Page 2-The Michigan Daily- Monday, March 22, 1993
Continued from page 1
all that well."
Anti-Nazi activists at Saturday's
rally - ranging from the Trotskyist
League to the National Women's
Rights Organizing Coalition
(NWROC) - descended on a barri-
caded City Hall to protest the neo-
Protesters used the occasion to
criticize everything from U.N. im-
perialism in Somalia to alleged dis-
crimination against Asian Ameri-
cans by a local bar - O'Sullivan's
Eatery & Pub.
Heather Graham, a spokesperson
for the local chapter of the NWROC,
said counter-demonstrators were
there to "put their fists in the Nazi's
"No free speech for racists," she
said. "We've got to shut them down
and not let them get their message
out by any means necessary."
Later in the afternoon, about 25
members of SS Action - a neo-
Nazi group - parked behind a po-
lice barricade in a rented Ryder truck
at City Hall.
SS Action members, donned in
black with face masks, carrying ba-
tons and swastika-emblazoned
shields, emerged from the truck as
the angry crowd of protesters ig-
nored police blockades. At this
point, a police captain shouted from
the roof of City Hall, asking SS Ac-
tion members to leave.
Standing behind a row of 70 po-
lice officers armed with tear gas and
batons, neo-Nazis withstood a foray
of snowballs, iron bolts and other
potentially dangerous objects for
five minutes before being whisked
away behind a police escort.
In explaining why police asked
SS Action members to leave,
Hoornstra displayed iron bolts that
he said had been thrown at the
"We were afraid that additional
violence would have ensued, had
(SS Action) stayed any longer," he
One anti-Nazi demonstrator was
hit in the leg while attempting to
block the path of the departing truck.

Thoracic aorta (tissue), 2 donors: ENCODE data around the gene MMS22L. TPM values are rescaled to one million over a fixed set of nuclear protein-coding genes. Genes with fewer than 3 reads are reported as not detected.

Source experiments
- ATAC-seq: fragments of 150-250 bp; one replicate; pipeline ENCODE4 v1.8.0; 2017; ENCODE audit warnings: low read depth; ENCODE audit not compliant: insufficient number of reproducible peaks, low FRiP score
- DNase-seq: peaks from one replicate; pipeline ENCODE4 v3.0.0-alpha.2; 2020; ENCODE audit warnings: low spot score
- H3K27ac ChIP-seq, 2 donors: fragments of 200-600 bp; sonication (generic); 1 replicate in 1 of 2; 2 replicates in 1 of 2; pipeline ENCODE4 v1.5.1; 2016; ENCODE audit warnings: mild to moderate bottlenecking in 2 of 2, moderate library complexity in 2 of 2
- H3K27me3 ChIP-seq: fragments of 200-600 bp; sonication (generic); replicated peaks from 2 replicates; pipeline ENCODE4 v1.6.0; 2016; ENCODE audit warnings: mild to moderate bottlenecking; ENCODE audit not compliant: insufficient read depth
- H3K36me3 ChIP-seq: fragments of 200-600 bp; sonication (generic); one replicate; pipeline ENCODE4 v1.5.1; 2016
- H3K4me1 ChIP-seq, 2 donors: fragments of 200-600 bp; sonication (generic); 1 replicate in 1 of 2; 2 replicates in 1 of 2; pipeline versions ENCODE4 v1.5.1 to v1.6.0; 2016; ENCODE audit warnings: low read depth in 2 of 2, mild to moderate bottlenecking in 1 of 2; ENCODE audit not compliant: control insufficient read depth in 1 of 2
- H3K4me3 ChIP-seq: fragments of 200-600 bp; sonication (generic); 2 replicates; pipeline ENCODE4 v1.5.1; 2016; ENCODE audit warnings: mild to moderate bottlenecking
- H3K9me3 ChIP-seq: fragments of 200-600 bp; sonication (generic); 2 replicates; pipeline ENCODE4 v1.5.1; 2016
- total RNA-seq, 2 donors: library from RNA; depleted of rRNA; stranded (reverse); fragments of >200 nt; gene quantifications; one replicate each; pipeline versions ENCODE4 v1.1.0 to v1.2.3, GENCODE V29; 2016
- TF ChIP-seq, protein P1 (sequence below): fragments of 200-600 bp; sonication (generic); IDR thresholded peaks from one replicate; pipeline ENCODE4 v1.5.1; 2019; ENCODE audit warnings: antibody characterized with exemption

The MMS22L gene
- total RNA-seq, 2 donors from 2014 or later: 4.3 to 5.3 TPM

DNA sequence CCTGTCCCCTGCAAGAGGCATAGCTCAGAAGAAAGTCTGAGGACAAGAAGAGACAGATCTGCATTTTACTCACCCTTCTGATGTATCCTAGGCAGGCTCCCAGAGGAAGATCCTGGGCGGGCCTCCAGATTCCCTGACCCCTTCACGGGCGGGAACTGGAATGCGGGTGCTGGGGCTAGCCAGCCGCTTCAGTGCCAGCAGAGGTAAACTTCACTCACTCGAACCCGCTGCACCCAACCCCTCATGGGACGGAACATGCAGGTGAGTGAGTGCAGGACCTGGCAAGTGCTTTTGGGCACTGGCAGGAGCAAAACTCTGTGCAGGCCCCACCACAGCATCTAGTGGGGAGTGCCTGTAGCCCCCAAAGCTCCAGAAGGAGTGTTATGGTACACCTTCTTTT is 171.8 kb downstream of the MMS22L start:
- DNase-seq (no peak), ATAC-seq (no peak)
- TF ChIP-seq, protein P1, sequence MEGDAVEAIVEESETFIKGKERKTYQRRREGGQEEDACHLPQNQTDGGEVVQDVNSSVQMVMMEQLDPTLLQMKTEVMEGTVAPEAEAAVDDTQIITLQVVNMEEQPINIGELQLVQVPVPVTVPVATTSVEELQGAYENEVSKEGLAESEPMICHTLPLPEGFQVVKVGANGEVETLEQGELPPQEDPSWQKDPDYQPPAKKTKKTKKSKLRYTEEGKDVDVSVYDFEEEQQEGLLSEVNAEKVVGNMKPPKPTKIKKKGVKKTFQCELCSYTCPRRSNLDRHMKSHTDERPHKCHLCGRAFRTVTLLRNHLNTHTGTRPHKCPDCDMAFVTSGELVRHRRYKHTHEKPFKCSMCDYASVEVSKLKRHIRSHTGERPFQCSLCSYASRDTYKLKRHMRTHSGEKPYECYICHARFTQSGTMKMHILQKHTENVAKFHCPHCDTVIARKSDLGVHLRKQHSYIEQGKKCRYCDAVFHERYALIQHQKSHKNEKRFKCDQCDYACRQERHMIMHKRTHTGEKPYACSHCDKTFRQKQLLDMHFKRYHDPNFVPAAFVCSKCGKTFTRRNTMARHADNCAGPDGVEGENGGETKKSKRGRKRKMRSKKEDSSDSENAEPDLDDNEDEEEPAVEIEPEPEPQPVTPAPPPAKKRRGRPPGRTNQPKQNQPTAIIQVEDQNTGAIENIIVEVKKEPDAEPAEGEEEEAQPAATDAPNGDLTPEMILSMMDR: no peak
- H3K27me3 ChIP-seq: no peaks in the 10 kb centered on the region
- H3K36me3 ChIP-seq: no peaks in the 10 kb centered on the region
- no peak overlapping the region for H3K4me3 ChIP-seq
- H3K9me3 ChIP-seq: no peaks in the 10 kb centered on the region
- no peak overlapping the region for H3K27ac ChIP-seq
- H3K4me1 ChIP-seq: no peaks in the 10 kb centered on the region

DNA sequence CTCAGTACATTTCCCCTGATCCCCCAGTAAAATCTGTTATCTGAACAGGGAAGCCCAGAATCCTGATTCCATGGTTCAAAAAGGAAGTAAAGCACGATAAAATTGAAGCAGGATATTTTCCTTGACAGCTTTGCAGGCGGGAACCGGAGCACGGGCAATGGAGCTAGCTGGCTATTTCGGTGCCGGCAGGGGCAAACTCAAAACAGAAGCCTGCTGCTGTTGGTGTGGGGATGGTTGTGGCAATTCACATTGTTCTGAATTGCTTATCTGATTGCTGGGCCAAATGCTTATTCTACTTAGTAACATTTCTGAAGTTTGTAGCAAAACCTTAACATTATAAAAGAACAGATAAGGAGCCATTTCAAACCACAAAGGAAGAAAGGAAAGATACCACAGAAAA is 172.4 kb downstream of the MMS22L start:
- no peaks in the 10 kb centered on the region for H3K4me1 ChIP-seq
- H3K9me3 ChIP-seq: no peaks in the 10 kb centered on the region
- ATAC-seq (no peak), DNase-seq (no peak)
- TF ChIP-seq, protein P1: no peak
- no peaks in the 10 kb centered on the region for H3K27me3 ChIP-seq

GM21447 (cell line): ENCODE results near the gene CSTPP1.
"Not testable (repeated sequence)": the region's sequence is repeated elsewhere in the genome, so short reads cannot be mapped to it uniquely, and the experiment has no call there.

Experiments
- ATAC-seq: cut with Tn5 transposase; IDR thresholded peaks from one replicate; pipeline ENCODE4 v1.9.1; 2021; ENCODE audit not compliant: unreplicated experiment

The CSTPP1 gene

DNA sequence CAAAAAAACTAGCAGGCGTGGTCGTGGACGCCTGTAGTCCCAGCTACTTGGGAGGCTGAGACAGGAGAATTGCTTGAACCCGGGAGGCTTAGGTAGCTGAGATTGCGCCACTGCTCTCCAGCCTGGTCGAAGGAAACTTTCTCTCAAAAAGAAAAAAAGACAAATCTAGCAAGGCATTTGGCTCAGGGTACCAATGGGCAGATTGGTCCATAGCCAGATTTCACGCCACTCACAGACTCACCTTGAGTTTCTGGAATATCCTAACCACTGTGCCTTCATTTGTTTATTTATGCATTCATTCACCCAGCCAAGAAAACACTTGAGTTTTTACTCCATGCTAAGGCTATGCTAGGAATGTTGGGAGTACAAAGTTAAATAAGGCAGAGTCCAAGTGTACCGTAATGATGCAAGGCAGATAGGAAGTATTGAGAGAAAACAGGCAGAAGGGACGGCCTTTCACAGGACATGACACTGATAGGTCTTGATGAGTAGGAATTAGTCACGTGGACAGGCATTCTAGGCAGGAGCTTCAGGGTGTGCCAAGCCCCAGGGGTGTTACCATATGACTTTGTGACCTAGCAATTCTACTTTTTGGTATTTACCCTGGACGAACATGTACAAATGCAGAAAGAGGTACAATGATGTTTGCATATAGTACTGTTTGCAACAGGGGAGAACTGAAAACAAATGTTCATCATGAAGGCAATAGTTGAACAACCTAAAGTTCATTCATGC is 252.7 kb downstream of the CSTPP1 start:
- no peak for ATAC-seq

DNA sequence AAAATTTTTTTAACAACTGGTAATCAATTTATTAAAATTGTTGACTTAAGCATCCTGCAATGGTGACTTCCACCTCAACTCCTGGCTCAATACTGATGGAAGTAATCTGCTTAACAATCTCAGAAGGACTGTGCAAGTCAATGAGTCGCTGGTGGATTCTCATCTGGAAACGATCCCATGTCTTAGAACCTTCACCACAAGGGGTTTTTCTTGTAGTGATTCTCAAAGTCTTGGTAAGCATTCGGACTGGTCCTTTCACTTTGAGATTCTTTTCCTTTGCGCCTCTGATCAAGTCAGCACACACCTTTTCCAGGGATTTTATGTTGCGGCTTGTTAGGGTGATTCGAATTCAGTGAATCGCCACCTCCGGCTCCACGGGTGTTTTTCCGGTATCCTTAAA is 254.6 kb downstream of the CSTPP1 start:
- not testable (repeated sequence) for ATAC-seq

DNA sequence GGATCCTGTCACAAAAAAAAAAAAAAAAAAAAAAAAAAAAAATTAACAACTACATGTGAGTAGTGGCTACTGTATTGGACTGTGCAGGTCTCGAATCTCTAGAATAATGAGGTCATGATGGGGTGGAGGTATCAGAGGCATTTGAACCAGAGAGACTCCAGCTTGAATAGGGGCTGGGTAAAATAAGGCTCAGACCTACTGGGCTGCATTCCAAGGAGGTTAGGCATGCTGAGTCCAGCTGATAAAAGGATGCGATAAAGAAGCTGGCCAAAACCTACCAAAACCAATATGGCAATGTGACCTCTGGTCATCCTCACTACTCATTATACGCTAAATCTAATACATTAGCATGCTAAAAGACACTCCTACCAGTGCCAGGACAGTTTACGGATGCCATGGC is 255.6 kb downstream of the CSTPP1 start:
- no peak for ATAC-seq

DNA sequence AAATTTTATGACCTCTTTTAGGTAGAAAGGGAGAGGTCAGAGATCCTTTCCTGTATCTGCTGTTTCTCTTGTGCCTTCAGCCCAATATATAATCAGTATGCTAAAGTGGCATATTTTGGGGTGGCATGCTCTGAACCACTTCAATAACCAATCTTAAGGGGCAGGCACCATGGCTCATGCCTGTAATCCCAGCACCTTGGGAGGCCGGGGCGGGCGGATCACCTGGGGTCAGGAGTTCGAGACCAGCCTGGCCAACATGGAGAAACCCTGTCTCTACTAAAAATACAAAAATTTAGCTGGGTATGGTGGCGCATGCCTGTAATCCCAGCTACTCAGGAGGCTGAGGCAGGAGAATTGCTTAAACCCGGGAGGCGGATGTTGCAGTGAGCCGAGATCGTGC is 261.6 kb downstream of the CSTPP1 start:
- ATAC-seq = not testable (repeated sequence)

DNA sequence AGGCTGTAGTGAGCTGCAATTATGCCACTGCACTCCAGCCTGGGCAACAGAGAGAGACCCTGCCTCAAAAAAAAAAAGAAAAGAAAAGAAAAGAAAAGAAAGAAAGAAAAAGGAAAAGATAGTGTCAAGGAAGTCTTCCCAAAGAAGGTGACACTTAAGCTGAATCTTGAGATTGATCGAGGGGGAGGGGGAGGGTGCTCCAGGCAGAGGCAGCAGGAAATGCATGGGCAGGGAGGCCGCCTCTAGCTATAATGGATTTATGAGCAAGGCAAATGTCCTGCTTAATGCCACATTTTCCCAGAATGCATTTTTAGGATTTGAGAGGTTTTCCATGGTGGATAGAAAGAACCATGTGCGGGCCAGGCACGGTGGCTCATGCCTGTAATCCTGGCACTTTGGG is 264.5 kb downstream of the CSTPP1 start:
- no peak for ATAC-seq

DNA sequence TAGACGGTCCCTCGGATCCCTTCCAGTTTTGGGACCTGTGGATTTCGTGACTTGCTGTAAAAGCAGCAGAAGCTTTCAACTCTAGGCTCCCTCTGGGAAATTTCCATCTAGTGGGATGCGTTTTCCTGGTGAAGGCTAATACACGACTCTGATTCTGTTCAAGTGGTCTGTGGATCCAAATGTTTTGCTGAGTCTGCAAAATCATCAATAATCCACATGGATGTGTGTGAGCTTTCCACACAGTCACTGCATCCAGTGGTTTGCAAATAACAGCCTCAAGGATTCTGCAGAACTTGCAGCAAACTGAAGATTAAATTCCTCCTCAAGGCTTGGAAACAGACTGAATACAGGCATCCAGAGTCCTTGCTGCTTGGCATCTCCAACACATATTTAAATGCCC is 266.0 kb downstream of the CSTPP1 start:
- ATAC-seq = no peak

He refused medical treatment saying,
"They'll need medical treatment
when they come back."
"We ran the Nazis out of town,"
said David Blair, an activist for the
Revolutionary Workers League. He
added, "The demonstration was a big
success. We stopped them from
speaking and recruiting members."
Afterward, the counter-demon-
strators marched to the Michigan
Union, proclaiming victory in sti-
fling the Nazi's rally.
AAPD officers had created a
"plan of action" to prevent violence,
said Hoornstra, after receiving in-
formation from the media and "Stop-
the-Nazis," a coalition of groups that
protested the march.
Survey reports benefits to
smokers who quit before 40
by Soma Gupta
Daily Staff Reporter
According to a recent University
study on smoking, people who quit
smoking before they turn 40 may be
at a lower risk of getting lung cancer
than those who quit later.
Michael Halpern, Brenda Wilson,
and Kenneth Warner of the School of
Public Health collaborated in the
study that was completed earlier this
"It appears that age of quitting is
as important to lung cancer risk as
the number of years passed without a
cigarette, and the earlier, the better,"
said Halpern, an assistant research
scientist, in a press release.
According to the study, quitting
before the age of 40 is best.
"We found that 20 years after
having given up smoking, compared
to same-age smokers, ex-smokers
who had quit before the age of 40
had roughly half the risk of dying of
lung cancer of smokers who had not
given it up until they were 55 or
older," Halpern said in the press
Halpern also mentioned that these
results are due to the fact that
and that's just not what the study is
saying," said Richard Francis, first-
year graduate student in the Music
Other smokers remain pes-
simistic about the usefulness of the
'When I first heard the results of the study I
thought, "Good, this means I can smoke until
I am 40," and that's just not what the study
- Richard Francis
School of Music student
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younger bodies seem to be able to
repair themselves more efficiently
and there is less damage to repair..
But Halpern added, "Smoking
cessation is beneficial at any age. In
fact, the sooner you quit the less the